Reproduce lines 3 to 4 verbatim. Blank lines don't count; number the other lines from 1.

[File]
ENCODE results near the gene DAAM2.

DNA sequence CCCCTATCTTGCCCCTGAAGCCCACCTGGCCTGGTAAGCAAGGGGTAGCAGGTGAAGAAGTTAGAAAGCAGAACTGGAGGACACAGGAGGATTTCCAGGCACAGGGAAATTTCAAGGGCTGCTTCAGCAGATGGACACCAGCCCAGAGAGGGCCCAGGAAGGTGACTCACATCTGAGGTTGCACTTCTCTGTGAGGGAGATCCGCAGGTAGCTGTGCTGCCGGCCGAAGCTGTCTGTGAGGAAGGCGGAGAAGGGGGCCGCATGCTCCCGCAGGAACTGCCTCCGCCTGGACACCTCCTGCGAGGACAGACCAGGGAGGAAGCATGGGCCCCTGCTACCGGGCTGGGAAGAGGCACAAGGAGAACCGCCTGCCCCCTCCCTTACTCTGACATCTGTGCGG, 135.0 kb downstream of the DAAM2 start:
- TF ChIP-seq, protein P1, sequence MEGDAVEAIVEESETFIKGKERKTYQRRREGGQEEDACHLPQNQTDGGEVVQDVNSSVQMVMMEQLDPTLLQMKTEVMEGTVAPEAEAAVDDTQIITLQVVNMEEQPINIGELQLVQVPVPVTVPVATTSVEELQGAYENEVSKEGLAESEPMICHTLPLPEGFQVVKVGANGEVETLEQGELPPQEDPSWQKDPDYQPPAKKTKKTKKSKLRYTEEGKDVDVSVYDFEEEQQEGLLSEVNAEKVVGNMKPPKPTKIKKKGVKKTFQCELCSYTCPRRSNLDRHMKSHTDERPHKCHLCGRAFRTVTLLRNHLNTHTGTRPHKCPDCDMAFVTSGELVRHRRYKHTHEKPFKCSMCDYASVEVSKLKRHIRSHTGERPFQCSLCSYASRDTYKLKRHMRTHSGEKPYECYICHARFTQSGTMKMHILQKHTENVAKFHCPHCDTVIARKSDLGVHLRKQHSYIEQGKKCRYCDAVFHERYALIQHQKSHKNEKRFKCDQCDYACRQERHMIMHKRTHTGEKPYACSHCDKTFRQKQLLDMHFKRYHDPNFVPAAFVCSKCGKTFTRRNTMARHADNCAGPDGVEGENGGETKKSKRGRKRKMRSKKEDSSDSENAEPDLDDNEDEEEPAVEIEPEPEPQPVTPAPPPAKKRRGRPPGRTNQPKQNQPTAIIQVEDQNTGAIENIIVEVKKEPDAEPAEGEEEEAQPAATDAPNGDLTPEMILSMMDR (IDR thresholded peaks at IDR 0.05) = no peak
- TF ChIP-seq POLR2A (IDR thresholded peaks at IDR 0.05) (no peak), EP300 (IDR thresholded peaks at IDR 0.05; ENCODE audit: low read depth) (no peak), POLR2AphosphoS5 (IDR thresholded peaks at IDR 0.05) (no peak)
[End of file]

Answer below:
- TF ChIP-seq, protein P1, sequence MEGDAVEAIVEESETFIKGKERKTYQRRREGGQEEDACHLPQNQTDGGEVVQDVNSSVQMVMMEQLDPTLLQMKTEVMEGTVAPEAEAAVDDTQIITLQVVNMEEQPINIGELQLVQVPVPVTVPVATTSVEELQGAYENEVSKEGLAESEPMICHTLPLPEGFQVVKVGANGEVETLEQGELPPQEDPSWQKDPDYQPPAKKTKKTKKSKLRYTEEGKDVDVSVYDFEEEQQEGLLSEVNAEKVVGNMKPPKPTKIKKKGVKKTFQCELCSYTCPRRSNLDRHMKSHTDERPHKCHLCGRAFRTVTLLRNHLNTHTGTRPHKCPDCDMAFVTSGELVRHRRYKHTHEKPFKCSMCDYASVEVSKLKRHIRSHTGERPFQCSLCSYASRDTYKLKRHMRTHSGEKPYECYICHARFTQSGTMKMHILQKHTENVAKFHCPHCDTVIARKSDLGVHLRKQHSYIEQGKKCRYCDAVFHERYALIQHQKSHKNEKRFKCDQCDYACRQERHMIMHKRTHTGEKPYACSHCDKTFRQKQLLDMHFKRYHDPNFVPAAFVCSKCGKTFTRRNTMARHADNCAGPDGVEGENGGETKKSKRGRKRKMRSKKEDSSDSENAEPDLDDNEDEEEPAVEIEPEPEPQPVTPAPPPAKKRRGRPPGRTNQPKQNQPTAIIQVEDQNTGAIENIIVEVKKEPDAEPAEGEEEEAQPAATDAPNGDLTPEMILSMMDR (IDR thresholded peaks at IDR 0.05) = no peak
- TF ChIP-seq POLR2A (IDR thresholded peaks at IDR 0.05) (no peak), EP300 (IDR thresholded peaks at IDR 0.05; ENCODE audit: low read depth) (no peak), POLR2AphosphoS5 (IDR thresholded peaks at IDR 0.05) (no peak)